Three steps to solve the sustainable palm oil puzzle

BY Duncan Grewcock, Chief Operating Officer APAC Adjuno
19 October 2018

Duncan Grewcock, Chief Operating Officer APAC Adjuno defines three areas that can be a good place to start solving the sustainable palm oil puzzle.

Over twenty years palm oil production has been affecting our environment adversely. As more and more consumers take an increasingly conscious approach to buying, retailers are being forced to look more closely at where and how they create their products using this ingredient. 

While some retailers are prepared to completely eradicate palm oil from their products, others still aren’t quite able to take that leap and are instead trying to find a more sustainable model for its production. For those retailers it’s important to remember that the palm oil supply chain is complex and there are a lot of areas to consider, from the plantations where the fruit is grown to the refineries its further processed on, the process is lengthy.

One of the main problems with the production of palm oil is its link to deforestation, despite organisations such as the Round table on Sustainable Palm Oil (the world’s largest and most widely used voluntary certification scheme for palm oil) uniting stakeholders across the industry to promote a no deforestation policy.

shutterstock_796251154Working with third parties isn’t unusual for suppliers, but when product lines become blurred, and it only comes to light that your suppliers have been working with a disreputable partner once a scandal hits, that’s when the problems can really start to emerge.

So how can retailers avoid getting involved in situations like this? Placing focus and importance on the three areas below can be a good place to start.

1. End to End Visibility

Retailers need to encourage their suppliers to be fully transparent. The most important factor in any supplier relationship is trust, it’s about working with those with whom you can build a strong and honest relationship that you are certain won’t lead to any repercussions. Retailers need to put the right tools in place to enable them to fully monitor their suppliers and also inspire them to work more ethically and sustainability.

Despite the fact that 74% of SE Asia’s palm oil refining capacity is now covered by NDPE (No Deforestation, No Peat, No Exploitation) policies sustainable palm oil is still continuing to be produced, traded and consumed. This emphasises the importance of broadly monitoring all suppliers and including any third parties in reports. To do this retailer need to trace suppliers all the way from top level information to the finer details, such as those in charge of the land that has been used for the plantations. Accurate and up to date information will empower retailers to instil ethical compliance all the way through the supply chain from raw material to final product.

2. Control Tower of Information

Monitoring suppliers can sometimes appear to be a time-consuming task, but by implementing the right tools teams can easily gain complete supplier visibility. Dashboard workflows, reports and automatic notifications can all help retailers to analyse risk levels and performance quicker and more accurately. Ethical trade managers can also benefit as they can oversee each type of material being used by suppliers, which production factory they are run through and even the origin of the material.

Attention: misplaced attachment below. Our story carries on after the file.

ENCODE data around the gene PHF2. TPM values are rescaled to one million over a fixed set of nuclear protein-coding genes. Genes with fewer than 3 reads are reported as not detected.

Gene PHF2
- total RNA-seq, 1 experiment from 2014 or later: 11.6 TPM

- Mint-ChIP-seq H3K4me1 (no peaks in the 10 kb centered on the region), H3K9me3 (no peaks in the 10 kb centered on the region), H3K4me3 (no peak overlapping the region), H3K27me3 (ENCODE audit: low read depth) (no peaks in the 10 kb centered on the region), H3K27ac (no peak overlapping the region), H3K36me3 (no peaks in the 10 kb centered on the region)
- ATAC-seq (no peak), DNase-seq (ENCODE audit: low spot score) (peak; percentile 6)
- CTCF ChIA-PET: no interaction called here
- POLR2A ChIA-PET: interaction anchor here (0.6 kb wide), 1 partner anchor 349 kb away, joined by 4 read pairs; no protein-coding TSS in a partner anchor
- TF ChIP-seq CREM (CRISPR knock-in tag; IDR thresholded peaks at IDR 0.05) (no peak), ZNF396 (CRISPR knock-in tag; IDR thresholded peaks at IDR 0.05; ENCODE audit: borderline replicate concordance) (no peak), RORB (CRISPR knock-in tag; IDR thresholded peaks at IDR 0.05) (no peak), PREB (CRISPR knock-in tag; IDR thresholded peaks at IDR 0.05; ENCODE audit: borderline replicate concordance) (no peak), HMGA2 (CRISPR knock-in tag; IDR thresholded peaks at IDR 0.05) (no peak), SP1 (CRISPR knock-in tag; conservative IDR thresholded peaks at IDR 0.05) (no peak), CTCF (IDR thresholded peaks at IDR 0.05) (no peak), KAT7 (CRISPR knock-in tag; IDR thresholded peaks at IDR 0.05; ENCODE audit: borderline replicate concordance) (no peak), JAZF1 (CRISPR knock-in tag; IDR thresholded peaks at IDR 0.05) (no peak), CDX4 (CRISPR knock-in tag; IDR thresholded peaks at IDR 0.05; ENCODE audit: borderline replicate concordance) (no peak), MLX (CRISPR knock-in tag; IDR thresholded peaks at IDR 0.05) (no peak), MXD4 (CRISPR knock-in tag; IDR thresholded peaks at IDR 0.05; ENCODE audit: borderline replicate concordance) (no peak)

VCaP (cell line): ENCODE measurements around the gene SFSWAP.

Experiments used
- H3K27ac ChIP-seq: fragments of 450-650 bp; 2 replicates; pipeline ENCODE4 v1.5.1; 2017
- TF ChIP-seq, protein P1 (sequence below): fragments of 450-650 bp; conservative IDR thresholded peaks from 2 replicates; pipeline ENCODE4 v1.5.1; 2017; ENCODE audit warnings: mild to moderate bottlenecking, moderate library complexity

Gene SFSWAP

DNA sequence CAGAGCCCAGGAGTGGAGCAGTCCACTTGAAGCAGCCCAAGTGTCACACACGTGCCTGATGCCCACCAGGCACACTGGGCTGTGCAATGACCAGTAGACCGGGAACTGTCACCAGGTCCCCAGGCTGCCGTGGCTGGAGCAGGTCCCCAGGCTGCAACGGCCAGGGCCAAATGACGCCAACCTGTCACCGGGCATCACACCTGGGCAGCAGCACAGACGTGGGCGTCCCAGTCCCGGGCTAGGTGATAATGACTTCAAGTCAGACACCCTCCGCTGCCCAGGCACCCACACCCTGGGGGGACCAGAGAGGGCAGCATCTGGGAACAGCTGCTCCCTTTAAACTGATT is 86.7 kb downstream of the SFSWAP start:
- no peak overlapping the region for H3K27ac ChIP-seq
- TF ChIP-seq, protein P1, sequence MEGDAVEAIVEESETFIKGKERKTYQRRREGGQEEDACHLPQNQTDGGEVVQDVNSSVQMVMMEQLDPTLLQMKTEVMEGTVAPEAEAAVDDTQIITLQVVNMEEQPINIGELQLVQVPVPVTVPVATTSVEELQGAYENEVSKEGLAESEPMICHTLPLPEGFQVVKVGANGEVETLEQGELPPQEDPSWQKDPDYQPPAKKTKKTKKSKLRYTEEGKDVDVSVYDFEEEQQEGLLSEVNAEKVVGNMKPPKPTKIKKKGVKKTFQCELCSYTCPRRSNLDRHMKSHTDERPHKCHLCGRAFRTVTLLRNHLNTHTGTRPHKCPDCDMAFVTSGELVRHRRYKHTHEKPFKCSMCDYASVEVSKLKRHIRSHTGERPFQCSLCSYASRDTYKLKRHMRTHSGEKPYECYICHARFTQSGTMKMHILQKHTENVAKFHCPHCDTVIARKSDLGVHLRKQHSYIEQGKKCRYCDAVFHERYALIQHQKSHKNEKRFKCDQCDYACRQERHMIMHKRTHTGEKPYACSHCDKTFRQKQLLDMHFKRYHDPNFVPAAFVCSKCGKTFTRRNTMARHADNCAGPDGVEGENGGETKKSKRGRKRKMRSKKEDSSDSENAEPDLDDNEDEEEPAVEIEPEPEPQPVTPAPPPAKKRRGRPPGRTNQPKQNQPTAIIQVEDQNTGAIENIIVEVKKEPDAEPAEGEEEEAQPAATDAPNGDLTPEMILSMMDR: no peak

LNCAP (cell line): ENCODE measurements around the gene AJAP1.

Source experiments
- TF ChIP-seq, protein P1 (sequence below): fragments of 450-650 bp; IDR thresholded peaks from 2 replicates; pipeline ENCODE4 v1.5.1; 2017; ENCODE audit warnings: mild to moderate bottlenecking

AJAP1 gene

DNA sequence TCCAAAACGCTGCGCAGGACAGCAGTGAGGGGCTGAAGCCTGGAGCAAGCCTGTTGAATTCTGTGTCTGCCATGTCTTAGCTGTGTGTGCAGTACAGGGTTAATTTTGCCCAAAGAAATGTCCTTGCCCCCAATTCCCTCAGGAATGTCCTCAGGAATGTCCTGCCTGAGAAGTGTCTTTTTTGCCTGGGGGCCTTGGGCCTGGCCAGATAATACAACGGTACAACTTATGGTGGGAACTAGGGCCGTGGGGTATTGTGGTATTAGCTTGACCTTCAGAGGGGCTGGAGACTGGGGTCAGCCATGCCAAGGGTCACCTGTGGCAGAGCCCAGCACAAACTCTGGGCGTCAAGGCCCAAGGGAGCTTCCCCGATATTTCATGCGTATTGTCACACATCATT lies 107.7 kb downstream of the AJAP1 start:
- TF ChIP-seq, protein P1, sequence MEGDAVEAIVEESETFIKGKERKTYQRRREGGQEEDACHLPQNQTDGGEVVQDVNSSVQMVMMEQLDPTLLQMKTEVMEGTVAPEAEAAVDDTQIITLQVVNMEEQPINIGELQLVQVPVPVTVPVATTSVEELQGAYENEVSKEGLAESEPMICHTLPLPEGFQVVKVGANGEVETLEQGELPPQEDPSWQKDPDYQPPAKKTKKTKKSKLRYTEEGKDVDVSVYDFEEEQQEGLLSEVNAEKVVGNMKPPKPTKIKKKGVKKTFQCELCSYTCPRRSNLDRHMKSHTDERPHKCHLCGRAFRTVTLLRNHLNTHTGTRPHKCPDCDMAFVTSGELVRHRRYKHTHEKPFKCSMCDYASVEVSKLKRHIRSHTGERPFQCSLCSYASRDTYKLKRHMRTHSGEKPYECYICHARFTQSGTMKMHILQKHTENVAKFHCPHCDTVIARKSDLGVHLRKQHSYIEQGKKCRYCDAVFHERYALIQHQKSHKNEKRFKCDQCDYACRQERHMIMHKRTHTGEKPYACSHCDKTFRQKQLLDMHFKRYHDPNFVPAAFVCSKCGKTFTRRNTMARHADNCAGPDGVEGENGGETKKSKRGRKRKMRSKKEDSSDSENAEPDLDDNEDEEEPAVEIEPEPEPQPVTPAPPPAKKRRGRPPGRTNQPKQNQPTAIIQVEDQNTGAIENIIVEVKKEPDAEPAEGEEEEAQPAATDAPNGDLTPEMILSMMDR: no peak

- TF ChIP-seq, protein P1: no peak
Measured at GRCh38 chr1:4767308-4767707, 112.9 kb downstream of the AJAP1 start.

For retailers auditing their palm oil suppliers this can be of great significance as often the amount of deforestation taking place in order to create the plantations can be hidden under a different name, such as alleged in the Wilmar case. If however retailers observe the exact source of their palm oil then they can identify any potential breach of certifications or masked deforestation projects.

3. Supplier Collaboration

Improving supplier communication is all about collaboration with suppliers to add value, reduce risk and ensure consistent and compliant governance. The benefits of closer relationships with suppliers isn’t one way, suppliers can benefit too. By working together to put in place corrective actions and certificates each party will gain an advantage. Ethical trade managers should send reminders and raise actions for suppliers to complete when needed and inspire suppliers to share complete information and improve their processes.

In the global economy with ever-increasing competition, where securing a reliable and supportive supplier base is essential: if businesses do not become the “customer of choice” then it is very likely that one of their competitors will. Corporate ethics are under greater scrutiny than ever before; any failing is rapidly exposed on social media and very soon hits the global headlines. Retailers need to build and work with a stable and connected network of suppliers that will help them enhance their reputation and products, not put them at risk.

About Adjuno 

Adjuno work with retailers to design, build, test and deploy optimum supply chain management systems. Providing the fastest-to-value solutions, Adjuno helps companies tackle some of the biggest challenges posed by the modern customer. For more information visit www.adjuno.com or contact them at https://www.adjuno.com/contact-us/

 

 

 

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ABOUT THE AUTHOR

Duncan Grewcock, Chief Operating Officer APAC Adjuno

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